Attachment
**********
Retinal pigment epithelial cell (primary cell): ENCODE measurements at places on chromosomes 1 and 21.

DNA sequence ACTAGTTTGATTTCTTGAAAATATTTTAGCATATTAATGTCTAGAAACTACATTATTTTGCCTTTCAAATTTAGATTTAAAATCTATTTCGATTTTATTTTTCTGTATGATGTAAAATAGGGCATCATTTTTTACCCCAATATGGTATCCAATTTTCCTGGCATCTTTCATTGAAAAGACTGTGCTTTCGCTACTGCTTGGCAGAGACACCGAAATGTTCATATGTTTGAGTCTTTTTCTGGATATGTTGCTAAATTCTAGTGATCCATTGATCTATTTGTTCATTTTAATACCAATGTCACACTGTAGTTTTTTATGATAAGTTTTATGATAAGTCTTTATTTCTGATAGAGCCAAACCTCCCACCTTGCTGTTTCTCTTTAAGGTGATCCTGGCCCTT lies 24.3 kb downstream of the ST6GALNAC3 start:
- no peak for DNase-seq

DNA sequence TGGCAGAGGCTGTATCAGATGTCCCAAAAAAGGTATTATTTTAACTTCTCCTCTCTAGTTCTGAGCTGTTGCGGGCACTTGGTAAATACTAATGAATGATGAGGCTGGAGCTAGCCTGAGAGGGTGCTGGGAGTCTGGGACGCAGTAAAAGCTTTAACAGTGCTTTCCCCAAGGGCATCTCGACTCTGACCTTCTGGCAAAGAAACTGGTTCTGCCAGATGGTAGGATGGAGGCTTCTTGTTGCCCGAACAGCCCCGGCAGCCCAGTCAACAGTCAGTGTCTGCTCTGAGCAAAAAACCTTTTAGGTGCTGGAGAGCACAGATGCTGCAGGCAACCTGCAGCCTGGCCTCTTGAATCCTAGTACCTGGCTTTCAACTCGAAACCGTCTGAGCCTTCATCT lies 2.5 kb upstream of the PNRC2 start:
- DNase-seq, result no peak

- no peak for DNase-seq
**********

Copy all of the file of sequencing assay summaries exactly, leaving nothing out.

Retinal pigment epithelial cell (primary cell): ENCODE measurements at places on chromosomes 1 and 21.

DNA sequence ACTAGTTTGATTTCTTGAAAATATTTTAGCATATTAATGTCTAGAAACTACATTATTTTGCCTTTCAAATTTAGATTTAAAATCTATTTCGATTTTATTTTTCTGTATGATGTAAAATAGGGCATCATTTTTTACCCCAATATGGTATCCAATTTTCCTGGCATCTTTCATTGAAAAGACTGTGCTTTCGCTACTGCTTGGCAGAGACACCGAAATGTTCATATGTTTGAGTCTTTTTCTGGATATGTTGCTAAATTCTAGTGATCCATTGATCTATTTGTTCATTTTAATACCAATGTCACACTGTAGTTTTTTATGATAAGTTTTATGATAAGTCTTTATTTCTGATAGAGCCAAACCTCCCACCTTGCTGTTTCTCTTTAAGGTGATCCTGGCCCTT lies 24.3 kb downstream of the ST6GALNAC3 start:
- no peak for DNase-seq

DNA sequence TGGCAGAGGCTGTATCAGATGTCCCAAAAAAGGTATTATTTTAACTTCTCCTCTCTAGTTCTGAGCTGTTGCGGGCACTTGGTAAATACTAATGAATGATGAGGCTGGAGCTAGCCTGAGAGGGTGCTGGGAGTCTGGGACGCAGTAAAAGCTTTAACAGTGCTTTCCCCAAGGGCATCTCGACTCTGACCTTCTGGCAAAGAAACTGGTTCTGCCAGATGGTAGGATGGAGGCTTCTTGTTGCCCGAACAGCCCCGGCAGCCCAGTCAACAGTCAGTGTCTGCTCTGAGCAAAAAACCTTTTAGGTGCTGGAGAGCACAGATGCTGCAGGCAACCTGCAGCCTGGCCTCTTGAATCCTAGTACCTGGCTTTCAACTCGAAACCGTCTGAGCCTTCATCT lies 2.5 kb upstream of the PNRC2 start:
- DNase-seq, result no peak

- no peak for DNase-seq